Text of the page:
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Children of Eden (Susan Elkin reviews


It isn’t often you emerge from a relatively modern musical with sumptuous melodies ringing in your ears. Children of Eden (25 years old and bearing up well) was new to me but I shall long treasure the glorious three four number at the end of the first act beautifully sung by the talented Natasha O’Brien who has enough stage poise for a whole troupe of actors. Then there’s the jolly six eight music as the animals come tripping in merrily and engagingly on the way to the ark. And best of all is O’Brien’s delicious, tantalisingly well paced slow jazz number Ain’t It Good – which owes something to The House of the Rising Sun – before it segues into a catchy swing number with chorus. Yes, Stephen Schwartz’s score is well worth a revival.

The piece is based on Genesis and the creation/destruction stories around Adam and Noah upon which Judaism, Christianity and Islam are based. The reason it works so well today, ancient as these myths are is first that the John Caird’s book and the song lyrics (also by Schwartz) firmly make this a very recognisable family saga and second because there are so many topical resonances. We are still, in 2016, dealing with historic feuds, discrimination and prejudice just as these Biblical characters do in condemning all the descendants of the fratricide Cain. “Our hearts can choose to stop the hatred” is a line in one of Schwartz’s songs. Quite: now as well as then.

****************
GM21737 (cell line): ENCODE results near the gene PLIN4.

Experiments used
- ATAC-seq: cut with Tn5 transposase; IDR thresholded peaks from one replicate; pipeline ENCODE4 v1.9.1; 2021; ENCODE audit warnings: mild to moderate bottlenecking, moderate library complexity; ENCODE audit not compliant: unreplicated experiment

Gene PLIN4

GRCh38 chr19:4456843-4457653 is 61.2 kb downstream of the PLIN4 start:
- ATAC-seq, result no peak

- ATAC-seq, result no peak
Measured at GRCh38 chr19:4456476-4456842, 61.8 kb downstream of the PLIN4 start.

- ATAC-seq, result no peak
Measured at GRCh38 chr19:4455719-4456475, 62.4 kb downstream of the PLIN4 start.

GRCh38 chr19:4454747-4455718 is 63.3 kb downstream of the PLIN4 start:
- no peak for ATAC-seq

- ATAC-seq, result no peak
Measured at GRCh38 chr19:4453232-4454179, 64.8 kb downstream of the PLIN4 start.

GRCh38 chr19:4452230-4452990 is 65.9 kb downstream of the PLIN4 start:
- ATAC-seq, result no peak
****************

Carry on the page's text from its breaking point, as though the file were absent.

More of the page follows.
There is some fine singing in this show especially from Stephen Barry as Adam and Noah and Daniel Miles who doubles Abel and Ham. It is very much an ensemble piece and there are some imaginative uses of the accomplished cast of eleven by choreographer Lucie Pankhurst who has a way of making her actors perform synchronised circular body sweeps which help to create both atmosphere and character. Also admirable is the strong bold puppetry particularly the swans who fly into the ark (after visiting a few audience members) and the dove who eventually returns with her time honoured olive branch, the symbol of hope for the future.

Congratulations to the four-piece band under Inga Davis-Rutter. They play complex music with hardly a break because the work is almost sung though. There is a little spoken dialogue but it really is a tiny part of the whole. On a personal note I was surprised and delighted to see that three of the band members are women. That’s a 75% representation and unusual in musical theatre.

This was my first visit to the new Union Theatre in its OTR (“Over The Road”) location and I must say it’s a great improvement. Good lavatories, decent foyer area for the café, bar and box office, roomy courtyard outside and pleasing performance space inside the auditorium. I was sorry, therefore, to see it less than half full for the Saturday matinee. I do hope houses are better at other performances because this show deserves to be seem.

First published by Sardines

Author information
Susan Elkin Susan Elkin is an education journalist, author and former secondary teacher of English. She was Education and Training Editor at The Stage from 2005 - 2016
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